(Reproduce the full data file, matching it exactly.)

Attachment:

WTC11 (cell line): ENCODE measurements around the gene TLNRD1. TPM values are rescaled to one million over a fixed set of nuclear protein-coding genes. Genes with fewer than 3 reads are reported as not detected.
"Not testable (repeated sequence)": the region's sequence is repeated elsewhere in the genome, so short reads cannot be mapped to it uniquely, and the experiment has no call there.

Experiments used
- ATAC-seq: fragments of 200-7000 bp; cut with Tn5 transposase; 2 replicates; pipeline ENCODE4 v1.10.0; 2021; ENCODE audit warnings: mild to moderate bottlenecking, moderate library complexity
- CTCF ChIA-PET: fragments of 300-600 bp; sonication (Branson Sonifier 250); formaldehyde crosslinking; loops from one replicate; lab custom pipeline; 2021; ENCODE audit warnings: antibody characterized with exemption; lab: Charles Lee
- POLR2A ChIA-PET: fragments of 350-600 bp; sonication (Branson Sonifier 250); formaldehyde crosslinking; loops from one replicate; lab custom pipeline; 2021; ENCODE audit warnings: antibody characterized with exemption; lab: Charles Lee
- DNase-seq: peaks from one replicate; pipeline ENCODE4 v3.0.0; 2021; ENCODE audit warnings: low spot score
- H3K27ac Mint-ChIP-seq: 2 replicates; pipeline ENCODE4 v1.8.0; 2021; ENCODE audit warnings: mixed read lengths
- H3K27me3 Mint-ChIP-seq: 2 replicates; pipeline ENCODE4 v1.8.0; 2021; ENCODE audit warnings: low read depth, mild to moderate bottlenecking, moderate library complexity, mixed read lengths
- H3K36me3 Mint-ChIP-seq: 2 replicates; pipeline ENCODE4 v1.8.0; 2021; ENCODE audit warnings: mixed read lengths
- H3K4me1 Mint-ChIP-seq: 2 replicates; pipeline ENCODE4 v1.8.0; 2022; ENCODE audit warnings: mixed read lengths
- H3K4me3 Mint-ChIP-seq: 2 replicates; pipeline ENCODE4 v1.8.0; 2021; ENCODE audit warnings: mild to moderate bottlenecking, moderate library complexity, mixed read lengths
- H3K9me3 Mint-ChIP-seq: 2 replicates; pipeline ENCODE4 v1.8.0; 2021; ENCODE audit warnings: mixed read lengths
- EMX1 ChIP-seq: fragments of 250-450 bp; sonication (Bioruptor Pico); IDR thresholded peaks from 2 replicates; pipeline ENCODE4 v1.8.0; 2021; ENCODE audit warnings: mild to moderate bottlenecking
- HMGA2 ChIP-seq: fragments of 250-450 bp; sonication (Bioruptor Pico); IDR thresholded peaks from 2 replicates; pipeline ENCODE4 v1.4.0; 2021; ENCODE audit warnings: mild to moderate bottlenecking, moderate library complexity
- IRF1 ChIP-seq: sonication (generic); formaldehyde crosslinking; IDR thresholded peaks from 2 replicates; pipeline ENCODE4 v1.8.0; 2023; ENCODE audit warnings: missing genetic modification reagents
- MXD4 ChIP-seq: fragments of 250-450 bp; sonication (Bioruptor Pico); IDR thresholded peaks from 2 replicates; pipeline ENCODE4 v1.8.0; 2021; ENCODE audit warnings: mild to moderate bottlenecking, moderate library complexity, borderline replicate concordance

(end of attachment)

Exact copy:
WTC11 (cell line): ENCODE measurements around the gene TLNRD1. TPM values are rescaled to one million over a fixed set of nuclear protein-coding genes. Genes with fewer than 3 reads are reported as not detected.
"Not testable (repeated sequence)": the region's sequence is repeated elsewhere in the genome, so short reads cannot be mapped to it uniquely, and the experiment has no call there.

Experiments used
- ATAC-seq: fragments of 200-7000 bp; cut with Tn5 transposase; 2 replicates; pipeline ENCODE4 v1.10.0; 2021; ENCODE audit warnings: mild to moderate bottlenecking, moderate library complexity
- CTCF ChIA-PET: fragments of 300-600 bp; sonication (Branson Sonifier 250); formaldehyde crosslinking; loops from one replicate; lab custom pipeline; 2021; ENCODE audit warnings: antibody characterized with exemption; lab: Charles Lee
- POLR2A ChIA-PET: fragments of 350-600 bp; sonication (Branson Sonifier 250); formaldehyde crosslinking; loops from one replicate; lab custom pipeline; 2021; ENCODE audit warnings: antibody characterized with exemption; lab: Charles Lee
- DNase-seq: peaks from one replicate; pipeline ENCODE4 v3.0.0; 2021; ENCODE audit warnings: low spot score
- H3K27ac Mint-ChIP-seq: 2 replicates; pipeline ENCODE4 v1.8.0; 2021; ENCODE audit warnings: mixed read lengths
- H3K27me3 Mint-ChIP-seq: 2 replicates; pipeline ENCODE4 v1.8.0; 2021; ENCODE audit warnings: low read depth, mild to moderate bottlenecking, moderate library complexity, mixed read lengths
- H3K36me3 Mint-ChIP-seq: 2 replicates; pipeline ENCODE4 v1.8.0; 2021; ENCODE audit warnings: mixed read lengths
- H3K4me1 Mint-ChIP-seq: 2 replicates; pipeline ENCODE4 v1.8.0; 2022; ENCODE audit warnings: mixed read lengths
- H3K4me3 Mint-ChIP-seq: 2 replicates; pipeline ENCODE4 v1.8.0; 2021; ENCODE audit warnings: mild to moderate bottlenecking, moderate library complexity, mixed read lengths
- H3K9me3 Mint-ChIP-seq: 2 replicates; pipeline ENCODE4 v1.8.0; 2021; ENCODE audit warnings: mixed read lengths
- EMX1 ChIP-seq: fragments of 250-450 bp; sonication (Bioruptor Pico); IDR thresholded peaks from 2 replicates; pipeline ENCODE4 v1.8.0; 2021; ENCODE audit warnings: mild to moderate bottlenecking
- HMGA2 ChIP-seq: fragments of 250-450 bp; sonication (Bioruptor Pico); IDR thresholded peaks from 2 replicates; pipeline ENCODE4 v1.4.0; 2021; ENCODE audit warnings: mild to moderate bottlenecking, moderate library complexity
- IRF1 ChIP-seq: sonication (generic); formaldehyde crosslinking; IDR thresholded peaks from 2 replicates; pipeline ENCODE4 v1.8.0; 2023; ENCODE audit warnings: missing genetic modification reagents
- MXD4 ChIP-seq: fragments of 250-450 bp; sonication (Bioruptor Pico); IDR thresholded peaks from 2 replicates; pipeline ENCODE4 v1.8.0; 2021; ENCODE audit warnings: mild to moderate bottlenecking, moderate library complexity, borderline replicate concordance